By Attorney Heather Krumm and Attorney Kristin Binder
Attorney Kristin Binder
The legislature has recently updated N.D.C.C. § 14-05-24(1). This new provision took effect on August 1, 2021. There are two major changes: first, the default date of valuation has changed from the date of service of the summons to sixty days before the initially scheduled trial date; and second, the district court now has more authority to adjust the valuation date as equity demands.
Although apparently a minor provision in the lengthy statutory provisions relating to divorce, the valuation date can have significant effects on the course of litigation and in the overall distribution of assets. The valuation date has far-reaching effects, affecting everything from home value to the date of valuation for a QDRO. Particularly in our current period of economic fluctuation, several months difference in valuation between when an action is commenced and until trial is held can be the difference between a 401(k) valued at $250,000 and a 401(k) valued at $150,000.
Under the old version of the statute, the Supreme Court held that a district court had oversight discretion in considering the parties’ agreed upon valuation date and no discretion in selecting a valuation date if there is no agreement. In Berdahl v. Berdahl, the Supreme Court determined that, absent agreement of the parties, “the legislative assembly ‘has provided a definitive process for determining the date to value the marital estate that limits the district court’s discretion to accepting or rejecting an agreed upon valuation date,” and ‘[t]he statute does not provide the court with discretion to select its own valuation date.’” 2022 ND 136, ¶ 16 (citing Messmer v. Messmer, 2020 ND 62, ¶ 19, 940 N.W.2d 622). It is important to note that the legislature has now removed the provision allowing the court discretion in reviewing the parties’ mutually agreed upon valuation date. Meaning, if the parties agree on a valuation date, that is the date that should be used for valuation.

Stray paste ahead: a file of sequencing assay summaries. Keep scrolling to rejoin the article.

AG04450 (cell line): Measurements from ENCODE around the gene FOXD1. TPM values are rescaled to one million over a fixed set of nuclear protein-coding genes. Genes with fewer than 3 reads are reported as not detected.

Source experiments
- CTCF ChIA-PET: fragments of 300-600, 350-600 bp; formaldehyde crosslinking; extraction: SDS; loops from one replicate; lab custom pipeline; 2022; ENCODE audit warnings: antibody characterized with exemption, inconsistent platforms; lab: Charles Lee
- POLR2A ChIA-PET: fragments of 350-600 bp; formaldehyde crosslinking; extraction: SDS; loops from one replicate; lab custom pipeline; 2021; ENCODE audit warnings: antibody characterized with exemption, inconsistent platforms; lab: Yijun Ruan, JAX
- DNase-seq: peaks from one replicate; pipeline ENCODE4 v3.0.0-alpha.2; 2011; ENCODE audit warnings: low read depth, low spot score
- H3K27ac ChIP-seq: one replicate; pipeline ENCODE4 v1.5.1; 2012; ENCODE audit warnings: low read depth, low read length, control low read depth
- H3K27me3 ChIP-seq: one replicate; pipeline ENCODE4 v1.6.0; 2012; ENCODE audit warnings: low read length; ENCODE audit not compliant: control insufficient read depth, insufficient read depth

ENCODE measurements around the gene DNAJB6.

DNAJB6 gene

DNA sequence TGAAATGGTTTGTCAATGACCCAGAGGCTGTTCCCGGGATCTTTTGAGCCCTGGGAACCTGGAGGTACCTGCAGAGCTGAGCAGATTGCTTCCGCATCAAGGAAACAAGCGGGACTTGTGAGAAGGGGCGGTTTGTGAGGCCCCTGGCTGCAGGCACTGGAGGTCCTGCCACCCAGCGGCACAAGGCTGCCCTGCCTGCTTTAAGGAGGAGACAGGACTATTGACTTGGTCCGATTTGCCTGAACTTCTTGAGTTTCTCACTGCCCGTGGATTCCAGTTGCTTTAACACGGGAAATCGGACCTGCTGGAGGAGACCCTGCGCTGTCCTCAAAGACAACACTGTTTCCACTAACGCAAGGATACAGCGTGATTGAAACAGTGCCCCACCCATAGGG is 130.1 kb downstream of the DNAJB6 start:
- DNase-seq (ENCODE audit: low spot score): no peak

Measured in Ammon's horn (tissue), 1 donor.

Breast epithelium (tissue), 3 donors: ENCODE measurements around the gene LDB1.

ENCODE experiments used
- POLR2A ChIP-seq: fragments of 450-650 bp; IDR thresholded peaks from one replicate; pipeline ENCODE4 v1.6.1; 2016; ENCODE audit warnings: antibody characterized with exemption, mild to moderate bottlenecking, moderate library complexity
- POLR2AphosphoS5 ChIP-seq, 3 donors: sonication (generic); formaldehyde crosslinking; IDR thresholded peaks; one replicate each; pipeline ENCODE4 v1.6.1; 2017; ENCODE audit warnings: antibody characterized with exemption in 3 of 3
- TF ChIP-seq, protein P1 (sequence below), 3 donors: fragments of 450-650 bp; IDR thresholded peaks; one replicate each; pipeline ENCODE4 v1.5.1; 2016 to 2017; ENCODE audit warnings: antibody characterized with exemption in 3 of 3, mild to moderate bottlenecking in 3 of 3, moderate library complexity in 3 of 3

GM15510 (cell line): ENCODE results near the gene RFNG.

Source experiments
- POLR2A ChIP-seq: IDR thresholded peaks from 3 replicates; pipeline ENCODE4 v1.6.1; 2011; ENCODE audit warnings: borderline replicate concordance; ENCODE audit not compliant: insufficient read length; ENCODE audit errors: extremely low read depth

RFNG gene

Under the updated provision, the date of valuation defaults to sixty days preceding the initially scheduled trial date. This means that all property acquired after separation is included in the valuation of the marital estate. Therefore, income earned during the time of separation, and any property purchased as a result of that income, becomes part of the marital estate. Similarly, any debt incurred during the time of separation is also considered when calculating the equity in the marital estate.
Although the updated statute took effect on August 1, 2021, there may still be cases pending which were filed before the statutory change took effect. For cases filed before this update, the 2017 version will apply and the district court will have the discretion to accept or reject the parties’ agreement regarding a valuation date. If no agreement is reached, or the district court rejects the parties’ agreement, the valuation date must be the date the summons is served or the date which the parties last separated, whichever occurs first.
In cases filed on or after August 1, 2021, the district court has now been granted explicit authority to adjust the valuation of the parties’ assets or debts if there has been a substantial change in the value of the asset or debt between the date of valuation and the date of trial. This could include economic fluctuations, but could also include consideration of a party’s frivolous spending or the incurrence of unnecessary debts. Further, as the valuation date under the updated statute is sixty days prior to the initial trial date, if the trial gets continued and there is a significant change in valuation, the district court could exercise its discretion to determine a different valuation date appropriate. If a district court exercises this authority, it must make specific findings that the adjusted date of valuation is fair and equitable. If proposing a different valuation date to the court, it is important to have the documentation the court will need to support the appropriateness of that argument. As always when dealing with the marital estate, the court should be looking at what is equitable.